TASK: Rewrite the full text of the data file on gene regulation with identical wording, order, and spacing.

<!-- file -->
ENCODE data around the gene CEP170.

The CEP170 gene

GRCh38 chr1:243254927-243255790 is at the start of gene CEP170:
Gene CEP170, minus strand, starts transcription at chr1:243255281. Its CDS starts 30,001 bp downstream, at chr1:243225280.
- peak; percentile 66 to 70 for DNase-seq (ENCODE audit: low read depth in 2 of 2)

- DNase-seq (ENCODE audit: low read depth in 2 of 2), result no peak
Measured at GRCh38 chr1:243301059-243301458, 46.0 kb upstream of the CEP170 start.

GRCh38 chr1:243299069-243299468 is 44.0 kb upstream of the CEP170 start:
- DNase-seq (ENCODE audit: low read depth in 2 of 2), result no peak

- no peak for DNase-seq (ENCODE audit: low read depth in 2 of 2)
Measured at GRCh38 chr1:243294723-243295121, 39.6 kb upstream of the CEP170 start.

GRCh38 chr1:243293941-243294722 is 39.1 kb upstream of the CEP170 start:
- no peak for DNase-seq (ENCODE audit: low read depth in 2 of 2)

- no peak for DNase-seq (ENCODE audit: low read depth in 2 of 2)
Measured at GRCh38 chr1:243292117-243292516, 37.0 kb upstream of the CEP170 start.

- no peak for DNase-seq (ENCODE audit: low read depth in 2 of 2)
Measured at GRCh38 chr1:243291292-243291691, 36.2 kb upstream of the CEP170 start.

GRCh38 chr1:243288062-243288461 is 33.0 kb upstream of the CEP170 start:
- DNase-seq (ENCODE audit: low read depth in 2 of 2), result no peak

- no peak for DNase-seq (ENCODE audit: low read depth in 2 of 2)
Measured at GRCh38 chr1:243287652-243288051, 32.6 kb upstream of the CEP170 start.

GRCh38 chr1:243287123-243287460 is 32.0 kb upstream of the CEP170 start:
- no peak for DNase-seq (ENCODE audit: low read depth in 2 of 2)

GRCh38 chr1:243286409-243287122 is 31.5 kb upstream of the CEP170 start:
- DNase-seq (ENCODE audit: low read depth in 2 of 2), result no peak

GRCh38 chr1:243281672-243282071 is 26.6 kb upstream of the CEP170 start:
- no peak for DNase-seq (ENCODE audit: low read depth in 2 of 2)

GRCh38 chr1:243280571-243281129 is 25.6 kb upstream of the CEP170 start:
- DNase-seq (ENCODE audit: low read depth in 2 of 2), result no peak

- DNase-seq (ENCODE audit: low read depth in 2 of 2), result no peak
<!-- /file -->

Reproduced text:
ENCODE data around the gene CEP170.

The CEP170 gene

GRCh38 chr1:243254927-243255790 is at the start of gene CEP170:
Gene CEP170, minus strand, starts transcription at chr1:243255281. Its CDS starts 30,001 bp downstream, at chr1:243225280.
- peak; percentile 66 to 70 for DNase-seq (ENCODE audit: low read depth in 2 of 2)

- DNase-seq (ENCODE audit: low read depth in 2 of 2), result no peak
Measured at GRCh38 chr1:243301059-243301458, 46.0 kb upstream of the CEP170 start.

GRCh38 chr1:243299069-243299468 is 44.0 kb upstream of the CEP170 start:
- DNase-seq (ENCODE audit: low read depth in 2 of 2), result no peak

- no peak for DNase-seq (ENCODE audit: low read depth in 2 of 2)
Measured at GRCh38 chr1:243294723-243295121, 39.6 kb upstream of the CEP170 start.

GRCh38 chr1:243293941-243294722 is 39.1 kb upstream of the CEP170 start:
- no peak for DNase-seq (ENCODE audit: low read depth in 2 of 2)

- no peak for DNase-seq (ENCODE audit: low read depth in 2 of 2)
Measured at GRCh38 chr1:243292117-243292516, 37.0 kb upstream of the CEP170 start.

- no peak for DNase-seq (ENCODE audit: low read depth in 2 of 2)
Measured at GRCh38 chr1:243291292-243291691, 36.2 kb upstream of the CEP170 start.

GRCh38 chr1:243288062-243288461 is 33.0 kb upstream of the CEP170 start:
- DNase-seq (ENCODE audit: low read depth in 2 of 2), result no peak

- no peak for DNase-seq (ENCODE audit: low read depth in 2 of 2)
Measured at GRCh38 chr1:243287652-243288051, 32.6 kb upstream of the CEP170 start.

GRCh38 chr1:243287123-243287460 is 32.0 kb upstream of the CEP170 start:
- no peak for DNase-seq (ENCODE audit: low read depth in 2 of 2)

GRCh38 chr1:243286409-243287122 is 31.5 kb upstream of the CEP170 start:
- DNase-seq (ENCODE audit: low read depth in 2 of 2), result no peak

GRCh38 chr1:243281672-243282071 is 26.6 kb upstream of the CEP170 start:
- no peak for DNase-seq (ENCODE audit: low read depth in 2 of 2)

GRCh38 chr1:243280571-243281129 is 25.6 kb upstream of the CEP170 start:
- DNase-seq (ENCODE audit: low read depth in 2 of 2), result no peak

- DNase-seq (ENCODE audit: low read depth in 2 of 2), result no peak